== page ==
## Ideal Gas Law Formula

**Ideal gas law** or **perfect gas law** represents the mixed relationship between pressure, volume, the temperature of gases for learning the physical properties of the gas molecule in physics or chemistry. Therefore, the ideal gas equation balancing these state variables in terms of universal gas constant (R). The ideal or perfect gas law formula can use for calculating the value of pressure, volume, temperature, diffusion or effusion, concentration, and the number of gas molecules per unit volume or density. Boyle’s in 1662, Charles’s in 1787, and Avogadro give the derivation formula of the ideal or perfect gases, and the kinetic theory of gas provides the properties of ideal gases.

There are four variables in the perfect or ideal gas law of states, P, V, T, and n. Some of these depend on the mass of the system while others are independent of the mass. In thermodynamics, the property which proportional to the mass of the system is called intensive property. Property of the system which independent of the mass of the system is called intensive property. Therefore volume in the ideal gas equation is an intensive property but temperature, pressure in ideal gas law are extensive properties.

### Ideal gas Law Formula Derivation

Boyles law V ∝ 1/T, when n and T are constant. Charles law, V ∝ T, when n and P are constant. Avogadro’s law, V ∝ n, when P and T are constant. When all the variables are taken into account, the variation rule states as,

V ∝ (T × n)/P

or, V = (R × T × n)/P

PV = nRT

where R = universal gas constant.

Therefore, ideal gas law is given the relation between pressure, volume, temperature, and composition of gases. But the equation found to hold most satisfactory when pressure low or tense to zero. At ordinary temperature and pressure, the equation found to deviated about 5%. Therefore, the real gas or Van der Waals gas attains perfect ideal behavior only at low pressures and very high temperatures.

### Universal Gas Constant Value

Universal constant values unit and dimension can be calculated from ideal gas law, PV = nRT. At NTP 1 mole gases at 1-atmosphere pressure occupied 22.4 lit of volume. Therefore, from the ideal gas equation, R = PV/nT = (1 atm × 22.4 lit)/(1 mol × 273 K) = 0.082 lit atm mol^{-1} K^{-1}.

#### Value of Universal Gas Constant in CGS-unit

In CGS units, pressure = 1 atm = 76 × 13.6 × 981 dyne cm^{-2} and volume = 22.4 liter = 22.4 × 103 cm^{3}. Therefore, putting the values of P, V, T, and n in ideal gas law, we have universal gas constant (R) = (7.6 × 13.6 × 981 × 22.4 × 10^{3})/(1 × 273) = 8.314 × 10^{7} dyne cm^{2} mol^{-1} K^{-1} = 8.314 × 10^{7} erg mol^{-1} K^{-1}, where dyne cm^{2} = erg.

#### Value of Universal Gas Constant in SI-unit

The Values of universal constant (R) in CGS-system = 8.314 × 10^{7} erg mol^{-1} K^{-1}. But 1 J = 10^{7} erg. Therefore, the universal constant in SI units = 8.314 J mol^{-1} K^{-1}. Agin from specific heat relation, 4.18 J = 1 calorie. Therefore universal gas constant from ideal gas law equation = (8.314/ 4.18) cal mol^{-1} K^{-1} = 1.987 calories mo^{l-1} K^{-1} ≃ 2 calories mol^{-1} K^{-1}.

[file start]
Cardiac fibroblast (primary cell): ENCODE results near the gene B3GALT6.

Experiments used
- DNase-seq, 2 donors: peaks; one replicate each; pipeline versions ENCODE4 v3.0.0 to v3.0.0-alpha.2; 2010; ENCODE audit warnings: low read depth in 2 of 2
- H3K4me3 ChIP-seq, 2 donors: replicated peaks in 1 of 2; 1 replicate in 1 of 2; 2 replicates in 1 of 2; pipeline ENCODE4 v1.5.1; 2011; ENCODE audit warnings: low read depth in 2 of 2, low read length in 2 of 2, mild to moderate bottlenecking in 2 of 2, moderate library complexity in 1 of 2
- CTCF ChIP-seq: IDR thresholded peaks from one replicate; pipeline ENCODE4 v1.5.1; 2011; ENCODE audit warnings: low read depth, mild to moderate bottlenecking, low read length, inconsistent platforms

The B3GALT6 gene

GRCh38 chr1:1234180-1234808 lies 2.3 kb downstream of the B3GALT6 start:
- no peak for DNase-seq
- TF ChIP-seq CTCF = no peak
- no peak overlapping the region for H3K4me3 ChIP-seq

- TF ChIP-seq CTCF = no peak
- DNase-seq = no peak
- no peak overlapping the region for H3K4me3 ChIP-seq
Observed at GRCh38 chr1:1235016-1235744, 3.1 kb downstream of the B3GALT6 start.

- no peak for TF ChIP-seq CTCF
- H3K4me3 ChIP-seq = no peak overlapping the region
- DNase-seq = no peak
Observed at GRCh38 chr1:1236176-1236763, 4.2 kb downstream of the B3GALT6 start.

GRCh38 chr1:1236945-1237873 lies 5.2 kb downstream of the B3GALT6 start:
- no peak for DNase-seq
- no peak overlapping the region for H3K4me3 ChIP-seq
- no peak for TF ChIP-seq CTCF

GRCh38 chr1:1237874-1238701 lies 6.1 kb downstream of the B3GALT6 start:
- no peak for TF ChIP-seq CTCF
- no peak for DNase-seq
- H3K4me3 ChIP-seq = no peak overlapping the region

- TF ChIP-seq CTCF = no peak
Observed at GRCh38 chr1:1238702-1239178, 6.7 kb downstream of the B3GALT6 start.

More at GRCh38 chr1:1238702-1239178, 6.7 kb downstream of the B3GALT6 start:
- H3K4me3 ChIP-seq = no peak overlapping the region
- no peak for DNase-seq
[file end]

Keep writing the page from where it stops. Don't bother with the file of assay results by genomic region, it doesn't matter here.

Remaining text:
### Significance of Ideal Gas Law

For n mole ideal gases, PV = nRT or R = PV/nT. Therefore, the unit of universal gas constant = (unit of pressure × unit of volume)/(amount of gas molecule × unit of temperature). Here, the unit of pressure = force length^{-2} and volume = length^{3}. Therefore, the unit of R = (force × length)/(amount of gas molecule × unit of temperature), where force × length = work or energy.

Therefore, from the significance of the ideal gas law in learning chemistry or physics, R = energy per mole per kelvin or amount of work or energy that can be obtained from one mole of gases when its temperature raised by one kelvin.

### Formula of Ideal Gas Density

The ideal gas law for n mole, PV = nRT = (g/M) × RT, where g = weight in gram, M = molar mass. Therefore, P = dRT/M, where d = density = g/V. Therefore, from the ideal gas law formula, we can easily find out the density of gaseous chemical elements in chemical science from the known molar mass of the mixed gases.

Problem: The density of ammonia at 5-atmosphere pressure and 30°C temperature 3.42 gm lit^{-1}. How can we calculate the molar mass of ammonia from ideal gas law?

Answer: Molar mass (M) = dRT/P Therefore, molecular mass of ammonia, M_{NH3} =(3.42 × 0.082 × 303)/5 = 16.99 gm mol-1≃ 17 gm mol^{-1}.

### Number of Molecules Per Unit Volume

PV = nRT = (N/N_{0}) × RT

where N = number gas molecules present

N_{0} = Avogadro number = 6.023 × 10^{23}

∴ P = (N/V) × (R/N_{0}) × T = N′KT

where N′ = number molecules per unit volume.

k = Boltzmann constant = R/N₀

= 1.38 × 10^{-16} erg molecules^{-1} K^{-1}

Problem: Estimate from the ideal gas law, the number of gaseous molecules left in a volume of 1 mi-liter if it pumped out to give a vacuum of 7.6 × 10⁻³ mm of Hg at 0°C.

Solution: Volume (V) = 1 ml = 10^{-6} dm^{3}, Pressure (P) = 7.6 × 10^{-3} mm Hg = 1.01235 × 10^{-3} kPa. Therefore, the number of gas molecules, N’ = (1.01235 × 10^{-3})/(1.38 × 10^{-9} × 273) = 2.68 × 10^{-11}.

### Pressure of the Mixed Gases

Assuming perfect behavior or obeying ideal gas law to finds out the mixed pressure exerted by 2 gm organic hydrocarbon like methane and 3 gm carbon dioxide gas molecules in a vessel of 5-liter capacity at 50°C.

n_{CH4} = 2/16 = 0.125

n_{CO2} = 3/44 = 0.0682

Total moles (n_{1} + n_{2}) = (0.125 + 0.0682)

= 0.1932

∴ P_{total} = (0.1932 × 0.082 × 323)/5 atm

= 5.30 atm

Therefore, the total pressure of mixed ideal gas molecules can be derived from ideal gas law and uses for calculation of the mixed pressure for different gases like oxygen, nitrogen, carbon dioxide, hydrocarbon, etc.